The next section is devoted to explorations of the emotional legacy of trauma. Bożena Kucała, in her article “Reticence and Reclusion in William Trevor’s The Story of Lucy Gault,” examines the depiction of emotional suppression and loneliness in the life of the title character of Trevor’s novel. Kucała argues that the author’s subdued, sparse style is perfectly suited to the quietude and uneventfulness of Lucy’s life and conveys a poignant sense of loss and isolation without resorting to overt psychological analysis. Andrzej Księżopolski’s “Emotional Carnage: Experience and Recollections of War in McEwan’s Atonement” considers how the texture of the novel is constructed on the basis of an interweaving of personal drama, on the one hand, and the collective trauma of war, on the other. The article also signals the artful ways in which McEwan’s novel engages the reader in the tragedy of history without slipping into pathos. The final article in this part of the volume, “‘A Welter of Emotions’: (Re)writing Exile in Irina Pană’s Romanian-Australian Memoir” by Corina Crişu, situates Pană’s Melbourne Sundays in the context of a significant body of autobiographical writing in English by Eastern European female immigrants (such as Eva Hoffman, Kapka Kassabova, and Vesna Goldsworthy). Crişu argues that Pană’s book, despite numerous parallels with the other texts, is far more intertextual (or livresque). Its immersion in other textual sources, however, does not lower its emotional poignancy.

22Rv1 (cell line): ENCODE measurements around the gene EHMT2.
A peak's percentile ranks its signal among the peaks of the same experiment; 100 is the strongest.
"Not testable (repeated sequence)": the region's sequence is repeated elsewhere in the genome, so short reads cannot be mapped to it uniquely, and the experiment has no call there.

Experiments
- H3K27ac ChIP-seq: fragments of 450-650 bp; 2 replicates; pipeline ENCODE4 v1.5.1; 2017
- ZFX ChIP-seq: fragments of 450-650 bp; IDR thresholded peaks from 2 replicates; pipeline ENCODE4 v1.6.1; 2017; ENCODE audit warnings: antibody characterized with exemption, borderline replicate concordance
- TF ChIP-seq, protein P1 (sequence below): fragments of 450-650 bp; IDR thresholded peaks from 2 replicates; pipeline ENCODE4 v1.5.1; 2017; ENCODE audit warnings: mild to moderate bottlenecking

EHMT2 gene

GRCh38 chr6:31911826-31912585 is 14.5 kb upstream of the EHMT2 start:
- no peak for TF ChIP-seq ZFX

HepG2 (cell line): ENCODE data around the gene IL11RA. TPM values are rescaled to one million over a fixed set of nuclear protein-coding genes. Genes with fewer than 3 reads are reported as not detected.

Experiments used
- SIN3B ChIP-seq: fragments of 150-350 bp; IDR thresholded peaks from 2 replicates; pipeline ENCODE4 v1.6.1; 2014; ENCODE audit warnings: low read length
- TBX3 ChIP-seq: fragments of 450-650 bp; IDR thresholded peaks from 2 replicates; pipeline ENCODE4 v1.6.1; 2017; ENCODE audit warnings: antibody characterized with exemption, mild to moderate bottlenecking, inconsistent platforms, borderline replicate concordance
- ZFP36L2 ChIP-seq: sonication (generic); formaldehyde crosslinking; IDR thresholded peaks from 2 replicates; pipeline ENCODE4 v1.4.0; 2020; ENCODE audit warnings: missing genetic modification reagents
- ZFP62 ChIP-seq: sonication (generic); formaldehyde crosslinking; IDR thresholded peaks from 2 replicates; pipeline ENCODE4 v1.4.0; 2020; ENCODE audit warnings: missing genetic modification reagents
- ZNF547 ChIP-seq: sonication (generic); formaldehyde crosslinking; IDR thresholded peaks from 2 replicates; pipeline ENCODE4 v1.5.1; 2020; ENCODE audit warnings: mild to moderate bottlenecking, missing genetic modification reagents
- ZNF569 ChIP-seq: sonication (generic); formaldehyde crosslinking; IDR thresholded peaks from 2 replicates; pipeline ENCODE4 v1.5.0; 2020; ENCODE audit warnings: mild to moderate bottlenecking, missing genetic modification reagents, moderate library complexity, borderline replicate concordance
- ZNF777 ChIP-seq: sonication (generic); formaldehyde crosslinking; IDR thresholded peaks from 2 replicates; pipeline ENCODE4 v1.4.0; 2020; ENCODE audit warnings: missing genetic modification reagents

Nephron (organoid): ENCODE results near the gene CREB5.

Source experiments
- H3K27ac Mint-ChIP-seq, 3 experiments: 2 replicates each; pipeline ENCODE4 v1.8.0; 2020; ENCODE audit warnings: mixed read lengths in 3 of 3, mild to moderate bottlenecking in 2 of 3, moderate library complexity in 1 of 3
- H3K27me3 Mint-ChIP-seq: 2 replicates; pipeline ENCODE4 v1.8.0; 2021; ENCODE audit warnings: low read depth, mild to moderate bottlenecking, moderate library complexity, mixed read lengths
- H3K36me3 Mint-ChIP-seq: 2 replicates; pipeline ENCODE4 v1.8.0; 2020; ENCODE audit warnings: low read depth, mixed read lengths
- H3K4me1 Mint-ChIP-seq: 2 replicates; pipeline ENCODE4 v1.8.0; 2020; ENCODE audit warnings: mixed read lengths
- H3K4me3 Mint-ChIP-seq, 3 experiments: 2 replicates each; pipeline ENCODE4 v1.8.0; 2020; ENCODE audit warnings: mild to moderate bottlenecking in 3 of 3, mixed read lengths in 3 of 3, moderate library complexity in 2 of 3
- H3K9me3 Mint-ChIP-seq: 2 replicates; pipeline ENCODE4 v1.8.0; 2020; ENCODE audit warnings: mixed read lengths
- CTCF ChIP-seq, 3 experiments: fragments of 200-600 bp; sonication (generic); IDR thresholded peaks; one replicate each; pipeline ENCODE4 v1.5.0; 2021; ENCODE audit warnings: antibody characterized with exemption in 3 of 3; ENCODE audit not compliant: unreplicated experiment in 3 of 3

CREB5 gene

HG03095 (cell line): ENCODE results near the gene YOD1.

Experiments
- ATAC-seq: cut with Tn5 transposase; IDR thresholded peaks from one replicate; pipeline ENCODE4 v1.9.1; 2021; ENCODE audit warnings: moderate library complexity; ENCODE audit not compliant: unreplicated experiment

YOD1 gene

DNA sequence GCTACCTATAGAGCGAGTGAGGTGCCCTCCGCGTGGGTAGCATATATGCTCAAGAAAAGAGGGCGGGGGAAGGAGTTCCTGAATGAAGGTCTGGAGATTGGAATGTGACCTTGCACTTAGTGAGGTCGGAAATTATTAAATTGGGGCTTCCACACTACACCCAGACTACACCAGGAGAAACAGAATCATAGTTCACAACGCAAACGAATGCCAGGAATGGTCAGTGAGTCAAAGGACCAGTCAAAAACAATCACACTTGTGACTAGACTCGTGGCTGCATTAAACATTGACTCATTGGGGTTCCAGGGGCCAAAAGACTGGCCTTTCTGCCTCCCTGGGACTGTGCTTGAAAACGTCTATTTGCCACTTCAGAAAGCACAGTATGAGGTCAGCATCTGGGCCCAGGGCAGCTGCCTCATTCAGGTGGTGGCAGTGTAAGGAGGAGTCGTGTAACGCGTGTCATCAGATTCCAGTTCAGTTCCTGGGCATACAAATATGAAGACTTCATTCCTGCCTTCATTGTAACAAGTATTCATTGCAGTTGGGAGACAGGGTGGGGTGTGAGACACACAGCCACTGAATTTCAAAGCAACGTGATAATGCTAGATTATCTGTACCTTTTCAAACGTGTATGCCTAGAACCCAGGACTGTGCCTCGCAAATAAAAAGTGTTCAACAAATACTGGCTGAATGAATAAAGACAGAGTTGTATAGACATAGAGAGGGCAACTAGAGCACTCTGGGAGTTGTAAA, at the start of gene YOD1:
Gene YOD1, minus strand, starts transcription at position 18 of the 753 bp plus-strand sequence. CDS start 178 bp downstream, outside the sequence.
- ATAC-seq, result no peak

The last section of the volume consists of two articles that are not concerned with a specific point on the spectrum of emotions, but rather with a whole gamut of emotional response. Wojciech Kozak’s “Envy Revisited: Muriel Spark’s The Finishing School” discusses the Scottish writer’s last published novel as an account of a tragicomic relationship between the protagonist, the owner of a school for the children of rich entrepreneurs and a creative writing teacher, Rowland Mahler, and his brilliant seventeen-year-old student Chris Wiley, who is a literary prodigy. The article concentrates on the feeling of envy, both personal and professional, but considers also other emotional states that accompany the development of the rapport between this unlikely couple. The final article in the volume is Michael Hollington’s “Music, Poetry, Parody: Collins’s ‘The Passions: An Ode for Music’ and Dickens’s Great Expectations” – a study of William Collins’s famous ode in relation to its musical setting in 1750 by William Hayes. Hollington explores certain aspects of the poem’s long life as a recitation piece, placing the emphasis on the parodic reference to the piece in Dickens’s novel. The author ponders the legitimacy of Dickens’s dismissive treatment, taking into account the intervening shift in meaning of the word “passion” from a synonym of “emotion” to a marker of exclusively strong emotions.
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- Publication date
- 2016 (May)
- English literature Visual arts Trauma Cognitive emotions
- Frankfurt am Main, Berlin, Bern, Bruxelles, New York, Oxford, Wien, 2016. 227 pp.